When student audiences attend a matinee at Lincoln Center Theater, onstage hints of love and sex tend to elicit the most audible response. At this week’s lively, student-filled performance of The Oldest Boy, however, it was puppetry that proved transfixing. At this point in the production’s evolution, I think it can be safely revealed that the story’s three-year-old character, identified as a reincarnated lama, is represented by a handsome puppet, designed by the wizardly Matt Acheson.

As part of their three-part preparation for the performance, students from the three New York City public schools present at this particular matinee – High School of Fashion Industries, High School for Health Professions, and Marble Hill School for International Studies – had discussed puppetry. They had, in fact, had a chance to work with brown-paper, bunraku-like puppets. So it came as no surprise that several of the student questions in the matinee’s post-performance talkback – in which six of the show’s eight actors took part – involved puppetry.

One student posed a general question: why use a puppet instead of a child performer? While waiting for the actors to shed costumes and makeup and appear before for the talkback, Alexandra López, LCT’s Associate Director of Education, who coordinates the student effort along with Kati Koerner, LCT’s Hiltz Family Director of Education, indicated that it would be difficult to train a real-life three-year-old to sit and stand as required for a professional production. She spoke from experience: she herself has a three-year-old.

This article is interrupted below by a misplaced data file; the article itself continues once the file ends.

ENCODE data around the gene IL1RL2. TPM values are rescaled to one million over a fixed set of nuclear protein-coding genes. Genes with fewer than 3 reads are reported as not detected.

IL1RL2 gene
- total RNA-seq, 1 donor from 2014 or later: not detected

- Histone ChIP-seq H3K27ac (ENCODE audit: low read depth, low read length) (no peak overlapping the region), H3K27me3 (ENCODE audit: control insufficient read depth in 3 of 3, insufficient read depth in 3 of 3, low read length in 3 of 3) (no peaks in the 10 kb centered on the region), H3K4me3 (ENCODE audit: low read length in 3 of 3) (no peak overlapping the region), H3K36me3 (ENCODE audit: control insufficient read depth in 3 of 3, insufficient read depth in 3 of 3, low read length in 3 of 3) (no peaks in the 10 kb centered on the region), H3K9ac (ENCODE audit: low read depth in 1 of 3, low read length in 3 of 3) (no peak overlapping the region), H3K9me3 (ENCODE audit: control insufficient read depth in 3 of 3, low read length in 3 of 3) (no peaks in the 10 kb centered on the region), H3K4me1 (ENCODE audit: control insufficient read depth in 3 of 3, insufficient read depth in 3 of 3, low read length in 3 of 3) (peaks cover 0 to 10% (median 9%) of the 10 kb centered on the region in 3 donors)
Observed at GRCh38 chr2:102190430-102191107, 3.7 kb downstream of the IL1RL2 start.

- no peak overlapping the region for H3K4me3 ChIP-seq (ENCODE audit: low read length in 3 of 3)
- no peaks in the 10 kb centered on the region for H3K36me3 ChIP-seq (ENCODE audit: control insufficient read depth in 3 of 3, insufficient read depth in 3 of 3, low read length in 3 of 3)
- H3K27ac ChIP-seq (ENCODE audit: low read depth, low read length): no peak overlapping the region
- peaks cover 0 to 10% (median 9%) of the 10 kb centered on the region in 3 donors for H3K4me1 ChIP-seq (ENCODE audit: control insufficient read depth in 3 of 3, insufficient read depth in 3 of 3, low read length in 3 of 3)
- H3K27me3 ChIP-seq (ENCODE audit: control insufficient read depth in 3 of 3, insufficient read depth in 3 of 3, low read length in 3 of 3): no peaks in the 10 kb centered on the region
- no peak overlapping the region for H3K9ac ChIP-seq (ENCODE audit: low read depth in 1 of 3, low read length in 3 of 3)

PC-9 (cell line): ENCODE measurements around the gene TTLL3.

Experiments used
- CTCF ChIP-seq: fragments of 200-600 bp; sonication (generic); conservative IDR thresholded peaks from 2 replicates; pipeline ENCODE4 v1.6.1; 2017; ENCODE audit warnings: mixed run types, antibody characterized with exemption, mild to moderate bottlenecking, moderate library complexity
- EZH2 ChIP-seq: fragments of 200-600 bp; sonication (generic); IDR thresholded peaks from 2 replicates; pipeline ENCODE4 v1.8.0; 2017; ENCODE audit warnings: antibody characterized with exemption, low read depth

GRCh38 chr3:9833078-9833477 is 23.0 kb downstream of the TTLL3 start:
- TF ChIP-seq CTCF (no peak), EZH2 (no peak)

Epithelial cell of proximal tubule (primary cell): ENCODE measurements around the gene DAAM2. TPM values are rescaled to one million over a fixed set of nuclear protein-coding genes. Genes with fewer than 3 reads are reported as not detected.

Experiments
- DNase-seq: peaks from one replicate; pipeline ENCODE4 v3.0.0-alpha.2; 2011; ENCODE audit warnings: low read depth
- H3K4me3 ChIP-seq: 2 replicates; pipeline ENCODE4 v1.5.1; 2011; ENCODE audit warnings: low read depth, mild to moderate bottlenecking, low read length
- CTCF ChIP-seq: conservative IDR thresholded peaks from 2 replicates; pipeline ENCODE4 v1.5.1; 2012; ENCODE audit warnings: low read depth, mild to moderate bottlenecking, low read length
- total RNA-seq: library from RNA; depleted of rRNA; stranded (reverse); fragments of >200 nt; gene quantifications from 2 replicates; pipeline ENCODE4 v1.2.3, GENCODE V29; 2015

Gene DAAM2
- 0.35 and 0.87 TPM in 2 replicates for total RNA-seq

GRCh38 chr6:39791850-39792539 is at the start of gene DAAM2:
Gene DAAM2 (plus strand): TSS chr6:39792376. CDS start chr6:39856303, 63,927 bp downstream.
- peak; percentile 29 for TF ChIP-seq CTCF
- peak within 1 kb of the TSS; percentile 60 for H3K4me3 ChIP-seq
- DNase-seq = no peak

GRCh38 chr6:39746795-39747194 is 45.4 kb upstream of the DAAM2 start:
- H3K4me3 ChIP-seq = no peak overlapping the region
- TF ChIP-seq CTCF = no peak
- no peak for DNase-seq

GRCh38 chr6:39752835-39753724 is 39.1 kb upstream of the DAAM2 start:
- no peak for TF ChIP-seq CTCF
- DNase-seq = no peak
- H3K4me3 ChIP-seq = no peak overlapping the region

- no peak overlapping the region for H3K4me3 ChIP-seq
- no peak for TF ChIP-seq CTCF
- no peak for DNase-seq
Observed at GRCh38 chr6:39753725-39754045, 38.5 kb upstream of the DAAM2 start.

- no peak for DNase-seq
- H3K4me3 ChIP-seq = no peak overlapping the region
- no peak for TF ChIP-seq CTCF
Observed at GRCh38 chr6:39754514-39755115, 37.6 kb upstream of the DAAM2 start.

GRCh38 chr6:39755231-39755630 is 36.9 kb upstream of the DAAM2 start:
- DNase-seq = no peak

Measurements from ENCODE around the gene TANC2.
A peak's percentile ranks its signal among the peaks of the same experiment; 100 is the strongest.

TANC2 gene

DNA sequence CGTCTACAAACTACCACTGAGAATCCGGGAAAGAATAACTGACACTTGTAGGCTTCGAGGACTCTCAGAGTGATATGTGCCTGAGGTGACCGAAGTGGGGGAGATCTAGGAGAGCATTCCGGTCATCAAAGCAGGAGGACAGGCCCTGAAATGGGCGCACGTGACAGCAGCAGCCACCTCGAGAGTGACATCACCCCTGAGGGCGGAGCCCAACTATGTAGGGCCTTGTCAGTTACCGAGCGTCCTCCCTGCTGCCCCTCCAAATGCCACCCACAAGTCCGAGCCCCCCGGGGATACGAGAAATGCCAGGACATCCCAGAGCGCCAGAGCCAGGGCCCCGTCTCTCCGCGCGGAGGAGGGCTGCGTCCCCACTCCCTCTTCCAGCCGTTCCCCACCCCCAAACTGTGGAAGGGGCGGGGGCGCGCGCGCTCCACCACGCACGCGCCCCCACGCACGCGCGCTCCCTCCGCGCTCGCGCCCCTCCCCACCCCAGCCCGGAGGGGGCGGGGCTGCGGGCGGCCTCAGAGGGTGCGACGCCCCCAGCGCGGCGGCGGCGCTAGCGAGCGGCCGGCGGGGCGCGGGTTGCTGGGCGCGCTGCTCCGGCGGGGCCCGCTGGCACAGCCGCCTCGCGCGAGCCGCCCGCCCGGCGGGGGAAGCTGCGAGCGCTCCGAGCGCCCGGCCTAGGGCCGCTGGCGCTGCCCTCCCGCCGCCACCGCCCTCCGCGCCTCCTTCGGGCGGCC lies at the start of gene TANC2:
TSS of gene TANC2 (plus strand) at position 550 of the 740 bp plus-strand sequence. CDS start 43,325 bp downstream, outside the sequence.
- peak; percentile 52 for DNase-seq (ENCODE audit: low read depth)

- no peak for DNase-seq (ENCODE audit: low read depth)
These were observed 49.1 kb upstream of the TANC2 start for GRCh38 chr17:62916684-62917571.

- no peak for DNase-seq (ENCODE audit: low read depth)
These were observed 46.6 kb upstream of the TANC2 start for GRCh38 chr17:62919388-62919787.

Ernest Abuba, who voices the oldest boy, elaborated. “The character was conceived by Sarah” – playwright Sarah Ruhl – “as a puppet. It’s been quite an experience in rehearsal and performance to figure out the working of the legs and the head. We had to play around a lot to get things right.”

Celia Keenan-Bolger, who plays the boy’s Mother, added: “That puppet can’t speak about what it feels. That’s not something I’d experienced before as an actor: having to interact with a non-human, human character.”

Another student wondered why the production didn’t use a ventriloquist’s approach to the puppet. Keenan-Bolger responded: “Early on, we experimented with a marionette. We tried hard to think of the best puppet to use. The problem with a ventriloquist puppet is that his mouth is moving, and that means an audience has to use less imagination.”

Grappling with the concept of reincarnation, a student asked if the oldest boy, identified as a reborn lama, actually would assume the shape or body of the man he was reincarnating. Abuba and Keenan-Bolger explained that the tulku – a high-ranking lama who can choose his own rebirth – would have his own personality but would also have some of the memories and consciousness of the previous person. He wouldn’t be a carbon copy of the man who came before.

Finally, students wondered why Tibet was the focus of the production. Abuba explained that this was a question perhaps best answered by Ruhl, who, he mentioned, has a Tibetan nanny who inspired the project. James Yaegashi, meanwhile, who plays Father, said that Tibet was a wonderful subject because it required each of the actors to learn about the country based on their own background and traditions. “It’s been a huge help,” he explained, having in their midst the performer Tsering Dorjee, who has made a lifework of promoting and performing Tibetan artistic practice.

Brendan Lemon is the American theater critic for the Financial Times and the editor of lemonwade.com.